The timing isn’t ideal and the short-term result won’t be pretty. But at least the debate is over and the next move is clear.
The Pistons went as long as they could with Andre Drummond, too long actually. They waited so long, the decision basically has been made for them.
They have to trade Drummond before the Feb. 6 deadline and officially launch the rebuild that owner Tom Gores has steadfastly avoided.
It’s beyond obvious, although I contend it was obvious in the offseason and at last year’s trade deadline. With Drummond’s apparent plan to opt out of his final year at $28.8 million and become a free-agent, the Pistons likely would lose him for nothing if they don’t deal him now. It’s time to move on, for contractual and logical reasons. In fact, every veteran Pistons player should be on the block, and every young player – hello, Sekou Doumbouya – should get a closer look.
Blake Griffin just underwent another knee surgery and could be out for the season. The Pistons are 14-24, and no matter how you dissect the schedule and the standings – and the fascinating rebirth of Derrick Rose — nobody reasonably thinks they’re going anywhere. The Griffin Gamble that began in 2018, when the Pistons traded for the aging star, didn’t work, although Griffin did all he could before his body failed him.
Drummond didn’t quite do all he could, but in eight seasons here, he’s been durable and steady enough to make two All-Star teams and lead the league in rebounding three of the past four seasons, amid roster and coaching upheaval. He attacked his free-throw problem, raising his percentage to 63.6.
He has worked on maturity issues and seems more at peace with who he is and where he might go.
The Pistons should be able to coax a first-round pick and an expiring contract out of a contending team that views Drummond as a boost, even if he’s a rental. He’s having another career season averaging 17.5 points and 16 rebounds, and at 26 may yet become a more versatile player with true low-post moves. But the Pistons have run out of time to find out, and it makes no sense to try to keep him by offering a max contract.
No playoff wins
Even the most ardent fan must realize the Drummond conundrum has run its course, without a single playoff victory in his tenure.
You watch a performance like Tuesday night’s in Cleveland, when Drummond tallied 23 points and 20 rebounds and the Pistons pulled out a victory, and you’re reminded what could be — or could’ve been.
But in that same game, you see the 6-8 rookie Doumbouya score in double figures for the fourth straight start, and you’re reminded what’s on the way. At 19, Doumbouya is the youngest player in the league, and he had the NBA buzzing with a monstrous dunk over Tristan Thompson.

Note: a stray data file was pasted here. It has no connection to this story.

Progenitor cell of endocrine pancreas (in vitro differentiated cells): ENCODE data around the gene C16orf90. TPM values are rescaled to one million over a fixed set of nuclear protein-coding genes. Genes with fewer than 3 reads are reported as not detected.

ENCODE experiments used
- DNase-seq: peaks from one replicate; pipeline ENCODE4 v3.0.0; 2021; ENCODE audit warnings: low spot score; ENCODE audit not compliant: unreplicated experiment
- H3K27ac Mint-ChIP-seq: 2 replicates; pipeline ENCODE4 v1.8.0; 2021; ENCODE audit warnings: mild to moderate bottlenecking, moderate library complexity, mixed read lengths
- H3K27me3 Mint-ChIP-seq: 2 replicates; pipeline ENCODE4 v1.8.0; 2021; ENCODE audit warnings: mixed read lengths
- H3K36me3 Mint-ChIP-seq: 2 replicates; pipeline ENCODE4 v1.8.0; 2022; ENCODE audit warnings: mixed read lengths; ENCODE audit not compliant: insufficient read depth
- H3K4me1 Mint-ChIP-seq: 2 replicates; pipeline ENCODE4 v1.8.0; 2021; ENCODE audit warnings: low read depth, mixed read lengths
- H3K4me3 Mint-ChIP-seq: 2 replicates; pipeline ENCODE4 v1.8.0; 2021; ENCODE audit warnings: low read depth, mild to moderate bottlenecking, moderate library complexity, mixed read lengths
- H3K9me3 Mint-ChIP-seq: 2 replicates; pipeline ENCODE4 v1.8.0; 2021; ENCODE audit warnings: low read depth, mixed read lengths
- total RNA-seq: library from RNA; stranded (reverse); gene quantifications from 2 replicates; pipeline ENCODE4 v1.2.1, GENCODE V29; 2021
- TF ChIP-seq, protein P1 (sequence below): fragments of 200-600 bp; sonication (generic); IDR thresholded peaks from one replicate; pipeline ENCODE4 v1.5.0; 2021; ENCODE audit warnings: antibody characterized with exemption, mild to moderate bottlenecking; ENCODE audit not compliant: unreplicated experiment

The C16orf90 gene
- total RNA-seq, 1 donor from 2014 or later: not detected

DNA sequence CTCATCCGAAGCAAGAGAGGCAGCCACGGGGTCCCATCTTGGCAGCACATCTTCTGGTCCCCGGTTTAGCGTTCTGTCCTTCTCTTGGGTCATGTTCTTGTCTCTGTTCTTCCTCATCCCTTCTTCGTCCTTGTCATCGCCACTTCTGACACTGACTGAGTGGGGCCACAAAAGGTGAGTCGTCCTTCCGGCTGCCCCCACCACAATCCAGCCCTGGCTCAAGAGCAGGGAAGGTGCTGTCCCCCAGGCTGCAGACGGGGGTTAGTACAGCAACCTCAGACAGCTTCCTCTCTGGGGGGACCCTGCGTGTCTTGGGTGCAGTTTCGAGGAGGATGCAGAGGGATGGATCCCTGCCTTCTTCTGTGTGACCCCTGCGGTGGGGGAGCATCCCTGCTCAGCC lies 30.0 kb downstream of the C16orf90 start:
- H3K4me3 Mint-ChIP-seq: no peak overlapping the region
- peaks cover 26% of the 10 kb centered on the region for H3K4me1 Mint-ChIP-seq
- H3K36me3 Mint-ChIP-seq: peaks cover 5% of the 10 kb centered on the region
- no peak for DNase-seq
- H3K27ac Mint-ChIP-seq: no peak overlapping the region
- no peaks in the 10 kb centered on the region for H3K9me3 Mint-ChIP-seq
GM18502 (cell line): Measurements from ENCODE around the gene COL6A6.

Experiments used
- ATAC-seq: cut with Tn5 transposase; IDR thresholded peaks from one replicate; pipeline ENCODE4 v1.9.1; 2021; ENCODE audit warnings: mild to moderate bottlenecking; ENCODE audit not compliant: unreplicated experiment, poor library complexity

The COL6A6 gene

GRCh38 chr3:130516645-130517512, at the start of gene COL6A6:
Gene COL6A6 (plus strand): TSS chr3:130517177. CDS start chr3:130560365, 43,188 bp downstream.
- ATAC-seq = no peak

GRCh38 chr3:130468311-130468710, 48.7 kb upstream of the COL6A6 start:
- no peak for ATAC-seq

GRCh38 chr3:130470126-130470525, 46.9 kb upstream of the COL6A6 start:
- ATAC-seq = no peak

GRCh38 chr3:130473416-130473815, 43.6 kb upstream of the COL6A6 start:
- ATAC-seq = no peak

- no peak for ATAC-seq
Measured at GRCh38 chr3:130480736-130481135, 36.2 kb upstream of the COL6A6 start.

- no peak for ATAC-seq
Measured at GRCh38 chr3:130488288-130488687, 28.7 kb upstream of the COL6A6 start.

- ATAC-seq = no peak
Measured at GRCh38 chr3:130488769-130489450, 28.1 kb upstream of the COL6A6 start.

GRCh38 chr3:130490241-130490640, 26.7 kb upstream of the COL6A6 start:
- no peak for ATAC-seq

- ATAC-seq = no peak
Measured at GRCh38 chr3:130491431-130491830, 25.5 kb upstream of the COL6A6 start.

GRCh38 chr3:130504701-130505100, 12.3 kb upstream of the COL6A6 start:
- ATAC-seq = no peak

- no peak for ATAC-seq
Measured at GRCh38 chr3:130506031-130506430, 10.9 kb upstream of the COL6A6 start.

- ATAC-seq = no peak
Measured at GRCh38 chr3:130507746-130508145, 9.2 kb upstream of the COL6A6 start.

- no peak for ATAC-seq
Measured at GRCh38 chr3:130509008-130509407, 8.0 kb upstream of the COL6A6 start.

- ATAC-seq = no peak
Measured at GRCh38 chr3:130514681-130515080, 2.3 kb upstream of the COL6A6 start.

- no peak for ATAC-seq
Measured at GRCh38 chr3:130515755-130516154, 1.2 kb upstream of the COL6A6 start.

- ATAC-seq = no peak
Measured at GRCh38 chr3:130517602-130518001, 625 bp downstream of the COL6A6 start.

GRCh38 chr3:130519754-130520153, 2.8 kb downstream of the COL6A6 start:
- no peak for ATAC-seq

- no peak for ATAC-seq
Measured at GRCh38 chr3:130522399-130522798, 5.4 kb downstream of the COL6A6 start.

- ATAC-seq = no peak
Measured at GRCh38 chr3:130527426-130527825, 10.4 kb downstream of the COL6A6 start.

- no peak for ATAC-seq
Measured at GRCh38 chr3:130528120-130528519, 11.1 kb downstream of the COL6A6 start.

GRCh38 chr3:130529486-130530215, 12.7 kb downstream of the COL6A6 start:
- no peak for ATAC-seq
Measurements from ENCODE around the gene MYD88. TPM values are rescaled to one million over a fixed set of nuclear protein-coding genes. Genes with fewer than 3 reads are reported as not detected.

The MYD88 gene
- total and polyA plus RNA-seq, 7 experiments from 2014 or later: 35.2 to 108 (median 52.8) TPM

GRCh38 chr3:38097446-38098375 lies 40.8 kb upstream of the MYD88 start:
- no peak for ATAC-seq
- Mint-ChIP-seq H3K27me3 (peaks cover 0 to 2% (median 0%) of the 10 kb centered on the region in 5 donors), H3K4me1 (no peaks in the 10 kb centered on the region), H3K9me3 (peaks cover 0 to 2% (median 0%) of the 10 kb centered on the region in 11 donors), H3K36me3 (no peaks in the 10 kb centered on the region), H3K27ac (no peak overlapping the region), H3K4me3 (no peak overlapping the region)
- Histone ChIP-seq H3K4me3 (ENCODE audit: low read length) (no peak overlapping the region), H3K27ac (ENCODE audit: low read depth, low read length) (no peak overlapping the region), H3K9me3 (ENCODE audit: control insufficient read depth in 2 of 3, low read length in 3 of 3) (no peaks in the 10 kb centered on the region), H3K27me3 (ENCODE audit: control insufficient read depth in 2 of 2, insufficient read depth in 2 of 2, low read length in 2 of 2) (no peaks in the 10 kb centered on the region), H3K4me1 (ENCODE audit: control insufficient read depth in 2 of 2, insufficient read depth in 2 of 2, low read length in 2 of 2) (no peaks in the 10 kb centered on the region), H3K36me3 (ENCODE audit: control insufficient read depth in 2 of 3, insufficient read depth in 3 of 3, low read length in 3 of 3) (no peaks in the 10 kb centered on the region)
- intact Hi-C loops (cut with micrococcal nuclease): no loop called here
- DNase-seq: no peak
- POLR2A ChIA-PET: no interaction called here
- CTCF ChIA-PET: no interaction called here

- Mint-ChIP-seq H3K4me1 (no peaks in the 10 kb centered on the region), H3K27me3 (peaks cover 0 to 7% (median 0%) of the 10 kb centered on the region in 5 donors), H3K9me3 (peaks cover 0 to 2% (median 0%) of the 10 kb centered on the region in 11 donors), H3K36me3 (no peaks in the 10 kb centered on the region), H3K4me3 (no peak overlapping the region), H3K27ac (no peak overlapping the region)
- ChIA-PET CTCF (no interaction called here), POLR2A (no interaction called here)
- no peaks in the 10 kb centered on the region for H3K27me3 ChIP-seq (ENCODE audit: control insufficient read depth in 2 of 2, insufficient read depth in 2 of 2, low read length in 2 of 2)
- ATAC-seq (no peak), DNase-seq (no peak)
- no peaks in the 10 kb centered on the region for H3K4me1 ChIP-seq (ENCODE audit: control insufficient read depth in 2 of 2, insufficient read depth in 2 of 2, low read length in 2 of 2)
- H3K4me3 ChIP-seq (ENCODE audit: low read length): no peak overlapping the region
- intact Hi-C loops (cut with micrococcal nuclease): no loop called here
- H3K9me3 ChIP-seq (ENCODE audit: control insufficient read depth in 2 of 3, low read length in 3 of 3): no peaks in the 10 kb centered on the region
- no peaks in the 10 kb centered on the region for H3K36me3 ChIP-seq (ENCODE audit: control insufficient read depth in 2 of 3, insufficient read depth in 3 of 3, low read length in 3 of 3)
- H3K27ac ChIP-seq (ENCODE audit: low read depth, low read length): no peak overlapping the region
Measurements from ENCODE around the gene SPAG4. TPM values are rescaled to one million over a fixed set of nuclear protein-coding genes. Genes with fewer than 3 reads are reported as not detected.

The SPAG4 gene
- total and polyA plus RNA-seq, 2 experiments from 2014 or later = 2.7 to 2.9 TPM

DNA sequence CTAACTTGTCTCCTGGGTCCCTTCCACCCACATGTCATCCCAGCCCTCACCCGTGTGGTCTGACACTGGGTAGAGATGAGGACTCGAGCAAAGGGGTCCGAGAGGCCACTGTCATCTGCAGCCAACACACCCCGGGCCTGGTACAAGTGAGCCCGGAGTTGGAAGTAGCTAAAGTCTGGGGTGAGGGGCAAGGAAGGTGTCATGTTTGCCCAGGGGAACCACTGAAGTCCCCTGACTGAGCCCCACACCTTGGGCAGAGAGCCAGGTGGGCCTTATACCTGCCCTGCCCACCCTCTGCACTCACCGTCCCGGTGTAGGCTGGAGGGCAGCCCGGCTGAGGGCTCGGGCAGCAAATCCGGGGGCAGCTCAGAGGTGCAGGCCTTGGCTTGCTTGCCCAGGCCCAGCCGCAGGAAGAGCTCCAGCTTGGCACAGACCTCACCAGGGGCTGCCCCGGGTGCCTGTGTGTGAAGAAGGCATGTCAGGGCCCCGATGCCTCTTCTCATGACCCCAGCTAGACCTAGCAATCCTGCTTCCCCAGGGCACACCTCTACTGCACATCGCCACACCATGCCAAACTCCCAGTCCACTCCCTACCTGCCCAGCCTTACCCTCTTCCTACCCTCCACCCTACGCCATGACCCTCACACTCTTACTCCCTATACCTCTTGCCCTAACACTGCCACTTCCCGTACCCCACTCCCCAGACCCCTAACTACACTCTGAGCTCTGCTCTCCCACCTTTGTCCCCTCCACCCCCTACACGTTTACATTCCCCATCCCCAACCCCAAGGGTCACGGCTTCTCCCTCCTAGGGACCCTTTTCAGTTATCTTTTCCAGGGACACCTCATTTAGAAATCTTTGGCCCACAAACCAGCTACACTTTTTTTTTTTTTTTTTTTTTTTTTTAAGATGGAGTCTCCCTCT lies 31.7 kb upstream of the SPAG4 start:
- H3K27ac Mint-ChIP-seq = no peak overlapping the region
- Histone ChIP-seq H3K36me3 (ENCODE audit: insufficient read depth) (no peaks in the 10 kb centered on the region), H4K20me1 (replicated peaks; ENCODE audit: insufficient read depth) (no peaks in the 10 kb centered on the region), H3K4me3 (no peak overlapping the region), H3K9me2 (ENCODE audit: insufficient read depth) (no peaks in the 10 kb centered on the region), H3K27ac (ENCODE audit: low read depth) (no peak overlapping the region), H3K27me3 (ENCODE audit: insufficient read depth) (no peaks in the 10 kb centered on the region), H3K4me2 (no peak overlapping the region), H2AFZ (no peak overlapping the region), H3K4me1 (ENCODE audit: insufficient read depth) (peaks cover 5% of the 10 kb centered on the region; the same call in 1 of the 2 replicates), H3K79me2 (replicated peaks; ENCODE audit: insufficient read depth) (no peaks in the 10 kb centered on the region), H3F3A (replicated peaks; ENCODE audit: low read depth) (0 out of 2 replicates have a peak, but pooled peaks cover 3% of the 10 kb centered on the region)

Frankly, the Pistons might even spark modest interest with more playing time for young guys such as Doumbouya, Luke Kennard, Bruce Brown, Christian Wood, Thon Maker and Svi Mykhailiuk, especially under Dwane Casey, a coach known for his developmental ability.
There’s no shame in admitting Drummond isn’t a fit on a mismatched team that hasn’t chosen a true direction in Gores’ nine years, with two playoff appearances in that time. According to reports, several teams — Atlanta, Boston, Dallas, Toronto — have discussed a Drummond trade. The Hawks have juicy expiring contracts (Chandler Parsons, Evan Turner, Allen Crabbe) and two 2020 first-round picks.
Gores and Drummond are considered tight, and the owner reportedly rebuffed offers for the 6-10 center in the past. But the contract actually gives both an amicable way out.
Speaking to the media in Los Angeles last week, Gores finally indicated he might be ready for a different direction.
“We have to look at everything because we’re not winning,” Gores said. “Probably in the next month or so, we’re going to get together as an organization and just discuss things.”
Time to deal ... many
For years, the Pistons have tried to plug and patch, which was somewhat admirable as practically half the NBA dove into messy teardowns. Heck, the Pistons were the only team in Detroit not to join the rebuild craze, a strategy that technically ensures nothing except lots of losing. But in their attempt to appease fans with faux playoff contention, the Pistons drove them farther away.
If Gores and the front office were afraid people wouldn’t stomach a rebuild, well, have they glanced at the Little Caesars Arena stands lately? No one is stomaching this purgatory.
Griffin’s injury makes it easier to move Drummond, from a perception standpoint. And that makes it easier to move Rose – who’s playing well enough to possibly draw a first-round pick — or Markieff Morris or Langston Galloway or Tony Snell. Reggie Jackson’s injuries long ago made him expendable and untradeable.
Senior advisor Ed Stefanski might have pulled a coup by landing the raw and promising Doumbouya with the No. 15 pick in last year’s draft. If he plays it right and gets several teams bidding on Drummond, perhaps he can pull another one.
In the meantime, feel free to keep cheering for all the Drummond double-doubles, even if they lead to victories that could damage the Pistons’ draft position.
Every dominant performance also theoretically raises his trade value, and this could go on for a few weeks. Despite his limited offensive skills, Drummond’s numbers should be impressive enough to entice someone. As for the man himself, he’s handled the speculation professionally, expressing his affection for Detroit and his willingness to stay, as well as the reality of the business.
“I’m just here to play basketball, I can’t control what the front office does,” Drummond said recently. “If they make the move, they make the move.”
There’s little doubt now, the Pistons must make the move. They might be last to get in the rebuilding line in Detroit sports, but with a few shrewd deals and some draft-lottery luck, getting in line is the best option left.